TribLIVE

| USWorld

 
Larger text Larger text Smaller text Smaller text | Order Photo Reprints

Health care data breaches hit 30M patients and counting

Email Newsletters

Click here to sign up for one of our email newsletters.

Daily Photo Galleries

'American Coyotes' Series

Traveling by Jeep, boat and foot, Tribune-Review investigative reporter Carl Prine and photojournalist Justin Merriman covered nearly 2,000 miles over two months along the border with Mexico to report on coyotes — the human traffickers who bring illegal immigrants into the United States. Most are Americans working for money and/or drugs. This series reports how their operations have a major impact on life for residents and the environment along the border — and beyond.

By The Washington Post
Tuesday, Aug. 19, 2014, 8:12 p.m.
 

WASHINGTON — The recent theft of 4.5 million medical records by Chinese hackers highlights one undeniable truth about health care data: it's valuable, and bad people want it. In this latest incident, hackers reportedly stole personal data from Community Health Systems patients, including their Social Security numbers, which is an especially coveted piece of information if you want to steal someone's identity. But it appears that patients' medical data and credit card numbers were not stolen in this case.

Thanks to some tougher federal reporting requirements for health-care data breaches in recent years, we have a better sense of when patient information goes missing or might have been inappropriately accessed by someone. Tougher breach notification requirements were tied to a provision in the 2009 stimulus act that included billions of dollars in incentives to encourage electronic health record adoption, in part to allay fears that health care's digital transformation put our health records at greater risk.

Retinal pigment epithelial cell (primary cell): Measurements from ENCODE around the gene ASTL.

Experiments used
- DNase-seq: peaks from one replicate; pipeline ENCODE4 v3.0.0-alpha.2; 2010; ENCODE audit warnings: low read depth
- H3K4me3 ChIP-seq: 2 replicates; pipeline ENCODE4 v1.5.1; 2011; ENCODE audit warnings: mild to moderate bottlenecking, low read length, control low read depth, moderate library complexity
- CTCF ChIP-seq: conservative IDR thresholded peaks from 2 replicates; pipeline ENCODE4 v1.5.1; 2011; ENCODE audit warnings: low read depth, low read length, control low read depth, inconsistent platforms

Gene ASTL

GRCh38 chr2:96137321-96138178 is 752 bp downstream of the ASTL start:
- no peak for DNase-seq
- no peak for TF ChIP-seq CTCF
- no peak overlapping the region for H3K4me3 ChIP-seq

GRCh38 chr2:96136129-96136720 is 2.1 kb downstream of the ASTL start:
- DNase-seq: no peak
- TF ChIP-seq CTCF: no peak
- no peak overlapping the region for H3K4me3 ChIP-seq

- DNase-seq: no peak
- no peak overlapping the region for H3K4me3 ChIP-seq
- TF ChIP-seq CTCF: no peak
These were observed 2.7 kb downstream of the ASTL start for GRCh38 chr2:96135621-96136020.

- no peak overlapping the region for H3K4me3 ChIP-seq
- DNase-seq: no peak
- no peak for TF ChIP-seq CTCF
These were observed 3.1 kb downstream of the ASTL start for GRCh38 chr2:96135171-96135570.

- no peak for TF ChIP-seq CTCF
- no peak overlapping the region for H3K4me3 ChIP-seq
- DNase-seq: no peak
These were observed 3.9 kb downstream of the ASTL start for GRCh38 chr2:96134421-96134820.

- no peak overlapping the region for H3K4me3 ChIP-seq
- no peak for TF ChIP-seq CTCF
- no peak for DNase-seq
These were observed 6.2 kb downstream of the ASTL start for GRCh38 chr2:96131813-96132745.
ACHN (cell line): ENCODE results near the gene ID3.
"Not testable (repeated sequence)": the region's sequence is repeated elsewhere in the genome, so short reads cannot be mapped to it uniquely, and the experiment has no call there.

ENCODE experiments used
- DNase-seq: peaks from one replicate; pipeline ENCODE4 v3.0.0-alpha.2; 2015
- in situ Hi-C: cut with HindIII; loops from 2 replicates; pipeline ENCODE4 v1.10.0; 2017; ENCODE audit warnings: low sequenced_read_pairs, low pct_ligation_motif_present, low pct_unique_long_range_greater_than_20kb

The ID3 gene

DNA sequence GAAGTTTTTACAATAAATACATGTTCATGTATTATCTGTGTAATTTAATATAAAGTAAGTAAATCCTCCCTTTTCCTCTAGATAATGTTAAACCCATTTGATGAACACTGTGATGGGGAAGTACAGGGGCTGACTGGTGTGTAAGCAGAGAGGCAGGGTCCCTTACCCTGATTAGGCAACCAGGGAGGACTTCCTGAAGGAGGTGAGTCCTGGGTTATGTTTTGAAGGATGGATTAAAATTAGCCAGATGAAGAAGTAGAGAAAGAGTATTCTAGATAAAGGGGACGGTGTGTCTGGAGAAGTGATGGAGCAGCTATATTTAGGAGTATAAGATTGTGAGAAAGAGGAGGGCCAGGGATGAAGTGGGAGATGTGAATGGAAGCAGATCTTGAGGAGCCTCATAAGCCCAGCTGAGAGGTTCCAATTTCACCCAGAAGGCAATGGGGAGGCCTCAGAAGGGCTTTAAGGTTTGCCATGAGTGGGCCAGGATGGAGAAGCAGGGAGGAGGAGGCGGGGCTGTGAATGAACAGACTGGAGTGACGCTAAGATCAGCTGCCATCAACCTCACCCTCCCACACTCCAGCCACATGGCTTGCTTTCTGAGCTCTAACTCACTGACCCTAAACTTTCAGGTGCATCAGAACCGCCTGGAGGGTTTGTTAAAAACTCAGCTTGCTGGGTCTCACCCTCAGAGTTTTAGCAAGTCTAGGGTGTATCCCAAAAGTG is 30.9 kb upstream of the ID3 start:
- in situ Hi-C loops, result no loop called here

The numbers aren't pretty.

Since federal reporting requirements kicked in, the U.S. Department of Health and Human Services' database of major breach reports (those affecting 500 people or more) has tracked 944 incidents affecting personal information from about 30.1 million people. A majority of those records are tied to theft (17.4 million people), followed by data loss (7.2 million people), hacking (3.6 million) and unauthorized access accounts (1.9 million people), according to a Washington Post analysis of HHS data. These numbers don't include the Community Health Systems data breach.

There are also many more incidents of smaller-scale breaches. In 2012, for example, HHS received 21,194 reports of smaller breaches affecting 165,135 people, according to the department's most recent report to Congress. Similar numbers were reported in 2011.

In all, data breaches cost the industry $5.6 billion each year, estimates the Ponemon Institute, a security firm.

Subscribe today! Click here for our subscription offers.

 

 


Show commenting policy

Most-Read Nation

  1. 2 women advance to final phase of Army Ranger training
  2. Obama to mandate steeper emissions cuts from power plants
  3. State Department accuses top Clinton aide of violations
  4. Marines finally ready to roll out controversial fighter jet
  5. Obama’s nuclear deal lobbying sways Democrats
  6. U.S., Hong Kong researchers develop computer model to examine spread of influenza
  7. Pressure mounts for Biden to join 2016 White House race
  8. 4 dead, 65 sickened in Bronx by Legionella
  9. Name of cop withheld in shooting of motorist in South Carolina
  10. Food industry players fighting proposed dietary guidelines drop millions on lobbyists
  11. Midwest farmers pessimistic of fall harvest amid damaging, long-term rain